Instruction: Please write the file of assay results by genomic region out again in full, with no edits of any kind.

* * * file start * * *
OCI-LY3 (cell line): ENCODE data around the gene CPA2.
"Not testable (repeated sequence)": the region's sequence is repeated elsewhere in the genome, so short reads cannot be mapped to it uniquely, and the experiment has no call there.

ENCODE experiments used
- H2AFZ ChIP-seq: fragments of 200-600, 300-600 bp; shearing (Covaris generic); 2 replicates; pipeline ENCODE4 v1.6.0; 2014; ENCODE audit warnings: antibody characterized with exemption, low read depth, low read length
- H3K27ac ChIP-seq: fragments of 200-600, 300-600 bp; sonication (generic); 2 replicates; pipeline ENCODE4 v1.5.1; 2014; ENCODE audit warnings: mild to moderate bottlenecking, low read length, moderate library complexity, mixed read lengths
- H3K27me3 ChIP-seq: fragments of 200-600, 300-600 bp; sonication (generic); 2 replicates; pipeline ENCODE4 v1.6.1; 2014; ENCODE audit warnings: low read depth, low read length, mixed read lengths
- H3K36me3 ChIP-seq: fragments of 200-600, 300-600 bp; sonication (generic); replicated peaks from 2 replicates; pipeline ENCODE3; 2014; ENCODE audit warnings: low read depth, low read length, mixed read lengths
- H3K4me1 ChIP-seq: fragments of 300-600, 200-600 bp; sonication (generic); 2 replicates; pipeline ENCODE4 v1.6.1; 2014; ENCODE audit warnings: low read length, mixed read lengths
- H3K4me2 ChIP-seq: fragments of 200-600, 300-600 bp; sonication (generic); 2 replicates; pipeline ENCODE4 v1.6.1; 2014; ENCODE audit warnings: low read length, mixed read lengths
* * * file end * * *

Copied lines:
OCI-LY3 (cell line): ENCODE data around the gene CPA2.
"Not testable (repeated sequence)": the region's sequence is repeated elsewhere in the genome, so short reads cannot be mapped to it uniquely, and the experiment has no call there.

ENCODE experiments used
- H2AFZ ChIP-seq: fragments of 200-600, 300-600 bp; shearing (Covaris generic); 2 replicates; pipeline ENCODE4 v1.6.0; 2014; ENCODE audit warnings: antibody characterized with exemption, low read depth, low read length
- H3K27ac ChIP-seq: fragments of 200-600, 300-600 bp; sonication (generic); 2 replicates; pipeline ENCODE4 v1.5.1; 2014; ENCODE audit warnings: mild to moderate bottlenecking, low read length, moderate library complexity, mixed read lengths
- H3K27me3 ChIP-seq: fragments of 200-600, 300-600 bp; sonication (generic); 2 replicates; pipeline ENCODE4 v1.6.1; 2014; ENCODE audit warnings: low read depth, low read length, mixed read lengths
- H3K36me3 ChIP-seq: fragments of 200-600, 300-600 bp; sonication (generic); replicated peaks from 2 replicates; pipeline ENCODE3; 2014; ENCODE audit warnings: low read depth, low read length, mixed read lengths
- H3K4me1 ChIP-seq: fragments of 300-600, 200-600 bp; sonication (generic); 2 replicates; pipeline ENCODE4 v1.6.1; 2014; ENCODE audit warnings: low read length, mixed read lengths
- H3K4me2 ChIP-seq: fragments of 200-600, 300-600 bp; sonication (generic); 2 replicates; pipeline ENCODE4 v1.6.1; 2014; ENCODE audit warnings: low read length, mixed read lengths